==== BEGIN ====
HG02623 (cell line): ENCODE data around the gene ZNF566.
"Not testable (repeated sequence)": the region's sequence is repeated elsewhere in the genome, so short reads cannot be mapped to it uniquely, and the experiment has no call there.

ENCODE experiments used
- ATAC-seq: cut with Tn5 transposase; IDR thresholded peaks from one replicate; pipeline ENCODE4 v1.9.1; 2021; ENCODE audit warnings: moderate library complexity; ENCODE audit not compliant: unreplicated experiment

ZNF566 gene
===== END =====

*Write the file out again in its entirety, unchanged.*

HG02623 (cell line): ENCODE data around the gene ZNF566.
"Not testable (repeated sequence)": the region's sequence is repeated elsewhere in the genome, so short reads cannot be mapped to it uniquely, and the experiment has no call there.

ENCODE experiments used
- ATAC-seq: cut with Tn5 transposase; IDR thresholded peaks from one replicate; pipeline ENCODE4 v1.9.1; 2021; ENCODE audit warnings: moderate library complexity; ENCODE audit not compliant: unreplicated experiment

ZNF566 gene